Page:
While the compact is clearly and purposefully non-binding, the U.S. boycotted it anyway, and perhaps that’s no surprise. The U.S. has been widely criticized for detaining migrants (even going as far as to separate migrant children from their parents) and President Trump himself has repeatedly turned public sentiment against migrants, even peddling the debunked theory that they pose health risks to the U.S.
Non-binding or not, Thomas hopes one of the compact’s goals to collect more data on migration will ultimately help countries with good migration policy to stand out from the pack.
“To say that best practices are going to drive you to do something that’s going to call you out in some fashion – well yeah, maybe it’s going to mean that you’re not following the best practices for migration. But the whole idea that the international community needs to work together to try to deal with this phenomena.”
That cooperation is urgently needed. According to the U.N., the number of international migrants has increased from around 100 million people 30 years ago to more than 250 million now, and that trend shows little signs of stopping.
Over 180 countries are endorsing what is known as the Global Compact for Migration. The text of this non-binding agreement was finalized over the summer, and countries are meeting in Marrakech, Morocco on December 10th and 11th to formally launch the Compact.
There is a great deal of misinformation being spread, mostly by right wing governments in Europe in the US, about what this agreement entails.
This agreement is not a treaty. Rather, it is an agreed set of principles and creates a kind of platform for multilateral and bilateral cooperation around issues of international migration.
On the line to explain the Global Compact for Migration, better known around the UN as the “GCM” is Alice Thomas of Refugees International. I caught up with Alice Thomas from Marrakech where she was participating in civil society forums around the Compact. We discuss both the content of the Compact and its potential impact on destination countries, origin countries and migrants themselves. We also discuss the impact of the non-participation of a few countries in this compact, including the United States and some countries in Europe.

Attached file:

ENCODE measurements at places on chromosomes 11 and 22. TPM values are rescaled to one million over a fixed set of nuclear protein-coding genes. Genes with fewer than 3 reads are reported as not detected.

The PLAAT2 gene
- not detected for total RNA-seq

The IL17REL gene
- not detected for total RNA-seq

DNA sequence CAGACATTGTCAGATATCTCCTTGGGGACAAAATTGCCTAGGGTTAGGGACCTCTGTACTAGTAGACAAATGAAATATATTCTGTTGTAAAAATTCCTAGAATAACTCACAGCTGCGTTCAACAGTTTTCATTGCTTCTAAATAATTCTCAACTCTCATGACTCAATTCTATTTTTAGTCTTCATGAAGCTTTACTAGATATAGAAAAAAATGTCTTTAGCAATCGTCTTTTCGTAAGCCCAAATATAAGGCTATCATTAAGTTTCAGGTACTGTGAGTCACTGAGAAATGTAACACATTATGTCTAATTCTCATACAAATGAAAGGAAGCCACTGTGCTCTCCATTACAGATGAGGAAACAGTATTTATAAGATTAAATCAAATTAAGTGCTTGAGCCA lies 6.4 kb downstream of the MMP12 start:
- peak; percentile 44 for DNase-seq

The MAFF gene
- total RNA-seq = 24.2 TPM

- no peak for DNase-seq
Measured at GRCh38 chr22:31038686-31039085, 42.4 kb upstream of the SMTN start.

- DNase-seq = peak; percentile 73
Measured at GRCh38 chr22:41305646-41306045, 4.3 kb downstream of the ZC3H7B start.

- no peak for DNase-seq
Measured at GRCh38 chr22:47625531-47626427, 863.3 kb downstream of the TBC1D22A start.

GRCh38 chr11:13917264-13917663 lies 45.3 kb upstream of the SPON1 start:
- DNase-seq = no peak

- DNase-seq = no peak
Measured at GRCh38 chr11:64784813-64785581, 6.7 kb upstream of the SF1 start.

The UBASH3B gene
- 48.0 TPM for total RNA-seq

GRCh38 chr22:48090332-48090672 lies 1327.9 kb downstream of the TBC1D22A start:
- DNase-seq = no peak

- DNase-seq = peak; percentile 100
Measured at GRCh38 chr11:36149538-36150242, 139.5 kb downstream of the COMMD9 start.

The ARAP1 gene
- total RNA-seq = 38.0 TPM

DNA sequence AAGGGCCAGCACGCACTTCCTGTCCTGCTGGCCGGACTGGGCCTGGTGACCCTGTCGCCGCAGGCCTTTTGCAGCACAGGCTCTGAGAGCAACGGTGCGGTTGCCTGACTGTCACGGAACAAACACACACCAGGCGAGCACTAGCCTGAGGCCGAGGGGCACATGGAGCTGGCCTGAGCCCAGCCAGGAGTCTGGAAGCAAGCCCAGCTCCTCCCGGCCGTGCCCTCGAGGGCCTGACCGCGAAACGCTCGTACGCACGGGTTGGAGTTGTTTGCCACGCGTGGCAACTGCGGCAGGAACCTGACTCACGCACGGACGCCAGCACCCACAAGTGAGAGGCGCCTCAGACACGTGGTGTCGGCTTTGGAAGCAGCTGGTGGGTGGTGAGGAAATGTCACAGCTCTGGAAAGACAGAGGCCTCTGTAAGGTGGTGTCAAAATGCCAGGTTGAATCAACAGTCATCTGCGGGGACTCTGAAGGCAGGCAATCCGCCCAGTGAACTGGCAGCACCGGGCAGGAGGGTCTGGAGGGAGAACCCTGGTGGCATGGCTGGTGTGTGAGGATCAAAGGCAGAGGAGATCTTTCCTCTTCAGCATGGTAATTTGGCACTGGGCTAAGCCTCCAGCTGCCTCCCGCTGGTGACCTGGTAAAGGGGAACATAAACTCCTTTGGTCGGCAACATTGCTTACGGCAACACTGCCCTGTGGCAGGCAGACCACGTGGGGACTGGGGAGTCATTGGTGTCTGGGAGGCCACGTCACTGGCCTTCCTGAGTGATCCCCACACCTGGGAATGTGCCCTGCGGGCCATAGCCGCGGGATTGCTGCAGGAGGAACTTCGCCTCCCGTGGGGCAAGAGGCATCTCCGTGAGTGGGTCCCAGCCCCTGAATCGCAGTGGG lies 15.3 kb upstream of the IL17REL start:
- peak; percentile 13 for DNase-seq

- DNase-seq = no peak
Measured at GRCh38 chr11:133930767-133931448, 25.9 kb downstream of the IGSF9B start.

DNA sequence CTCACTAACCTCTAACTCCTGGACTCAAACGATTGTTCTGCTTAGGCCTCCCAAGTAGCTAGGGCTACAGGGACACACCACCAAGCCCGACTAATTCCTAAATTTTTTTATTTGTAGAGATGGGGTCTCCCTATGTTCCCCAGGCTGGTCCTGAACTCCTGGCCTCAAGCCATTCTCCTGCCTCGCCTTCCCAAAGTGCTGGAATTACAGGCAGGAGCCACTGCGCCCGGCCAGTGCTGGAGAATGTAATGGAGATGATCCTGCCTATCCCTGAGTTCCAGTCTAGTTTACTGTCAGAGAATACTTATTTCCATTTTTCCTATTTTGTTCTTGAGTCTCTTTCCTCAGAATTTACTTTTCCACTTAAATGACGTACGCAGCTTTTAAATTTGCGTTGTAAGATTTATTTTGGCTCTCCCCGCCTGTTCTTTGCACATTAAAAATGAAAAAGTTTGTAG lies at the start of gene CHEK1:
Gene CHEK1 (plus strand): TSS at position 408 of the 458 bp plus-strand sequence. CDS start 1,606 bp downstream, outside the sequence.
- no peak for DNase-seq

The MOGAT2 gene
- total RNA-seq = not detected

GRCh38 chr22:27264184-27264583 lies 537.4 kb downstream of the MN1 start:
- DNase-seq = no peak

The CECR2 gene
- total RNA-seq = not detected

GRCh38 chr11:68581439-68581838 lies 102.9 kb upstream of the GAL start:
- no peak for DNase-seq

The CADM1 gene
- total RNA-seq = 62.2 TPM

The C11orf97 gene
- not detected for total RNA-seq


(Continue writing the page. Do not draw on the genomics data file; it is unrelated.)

If you have 20 minutes and want to a primer on the Global Compact For Migration, have a listen –>
Trump promised to crack down on what he called the abuse of the asylum process and delivered a stern warning to a group of Central American migrants slowly making their way through Mexico, who have set their sights on the United States.
"The president has willfully and cynically vilified an asylum-seeker population composed of vulnerable children, women, and men," said Eric Schwartz, president of Refugees International.
Read the full story here.
The Trump administration slashed the number of refugees it will permit into the United States next year by 30 percent. The new ceiling is 30,000 — that's 15,000 fewer than this year.
RI president Eric Schwartz joins NPR’s Morning Edition to discuss refugees in the United States.
Refugees International's President Eric Schwartz discusses a new UNHCR report on refugees and migrants arriving in Europe and at Europe's borders.
The report comes one year after the Myanmar military systematically forced more than 700,000 people from the Rohingya Muslim minority from their homes and villages across the border into Bangladesh. At least 10,000 Rohingya were killed in a targeted campaign of genocide, the UN experts say -- adding that 10,000 is a conservative estimate.
Daniel Sullivan, senior advocate for Human Rights at Refugees International, visited and interviewed Rohingya refugees living in Bangladesh earlier this year and recently wrote an article called "Five Key Priorities To Address the Rohingya Crisis."
The U.N. is calling for an investigation into Myanmar’s violent crackdown last year against the Rohingya, a Muslim minority group. But Rohingya refugees in Bangladesh are finally receiving aid, and despite repatriation discussions, many are reluctant to return to the people who brutalized them. Nick Schifrin talks to special correspondent Tania Rashid and Refugees International's Dan Sullivan.
A United Nations-mandated Fact-Finding Mission issued a scathing report documenting Myanmar security forces' violence against the country's ethnic Rohingya Muslim population last year.
RI’s Daniel Sullivan joins NPR’s All Things Considered to discuss the treatment of Rohingya Muslims in Myanmar.